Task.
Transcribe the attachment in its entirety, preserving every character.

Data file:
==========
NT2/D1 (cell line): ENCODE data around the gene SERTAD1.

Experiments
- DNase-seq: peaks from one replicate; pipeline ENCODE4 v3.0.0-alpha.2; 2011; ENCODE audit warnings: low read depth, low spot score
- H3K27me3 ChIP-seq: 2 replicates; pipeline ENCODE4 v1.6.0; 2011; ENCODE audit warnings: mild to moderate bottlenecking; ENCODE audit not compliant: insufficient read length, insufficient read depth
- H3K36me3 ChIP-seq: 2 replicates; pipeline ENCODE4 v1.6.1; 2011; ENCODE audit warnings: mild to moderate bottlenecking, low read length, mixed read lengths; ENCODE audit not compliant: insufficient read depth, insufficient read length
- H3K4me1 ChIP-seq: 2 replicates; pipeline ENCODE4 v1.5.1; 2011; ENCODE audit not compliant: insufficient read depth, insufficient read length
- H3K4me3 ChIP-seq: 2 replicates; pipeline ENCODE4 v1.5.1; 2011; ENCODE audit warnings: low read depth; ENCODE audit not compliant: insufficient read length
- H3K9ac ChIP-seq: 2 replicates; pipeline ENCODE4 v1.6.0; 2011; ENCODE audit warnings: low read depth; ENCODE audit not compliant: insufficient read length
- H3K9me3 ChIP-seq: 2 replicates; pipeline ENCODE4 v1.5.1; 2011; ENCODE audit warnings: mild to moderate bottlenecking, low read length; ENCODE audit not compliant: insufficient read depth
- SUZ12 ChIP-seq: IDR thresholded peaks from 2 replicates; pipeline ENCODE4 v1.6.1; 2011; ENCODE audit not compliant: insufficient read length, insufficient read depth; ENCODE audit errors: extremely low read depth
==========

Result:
NT2/D1 (cell line): ENCODE data around the gene SERTAD1.

Experiments
- DNase-seq: peaks from one replicate; pipeline ENCODE4 v3.0.0-alpha.2; 2011; ENCODE audit warnings: low read depth, low spot score
- H3K27me3 ChIP-seq: 2 replicates; pipeline ENCODE4 v1.6.0; 2011; ENCODE audit warnings: mild to moderate bottlenecking; ENCODE audit not compliant: insufficient read length, insufficient read depth
- H3K36me3 ChIP-seq: 2 replicates; pipeline ENCODE4 v1.6.1; 2011; ENCODE audit warnings: mild to moderate bottlenecking, low read length, mixed read lengths; ENCODE audit not compliant: insufficient read depth, insufficient read length
- H3K4me1 ChIP-seq: 2 replicates; pipeline ENCODE4 v1.5.1; 2011; ENCODE audit not compliant: insufficient read depth, insufficient read length
- H3K4me3 ChIP-seq: 2 replicates; pipeline ENCODE4 v1.5.1; 2011; ENCODE audit warnings: low read depth; ENCODE audit not compliant: insufficient read length
- H3K9ac ChIP-seq: 2 replicates; pipeline ENCODE4 v1.6.0; 2011; ENCODE audit warnings: low read depth; ENCODE audit not compliant: insufficient read length
- H3K9me3 ChIP-seq: 2 replicates; pipeline ENCODE4 v1.5.1; 2011; ENCODE audit warnings: mild to moderate bottlenecking, low read length; ENCODE audit not compliant: insufficient read depth
- SUZ12 ChIP-seq: IDR thresholded peaks from 2 replicates; pipeline ENCODE4 v1.6.1; 2011; ENCODE audit not compliant: insufficient read length, insufficient read depth; ENCODE audit errors: extremely low read depth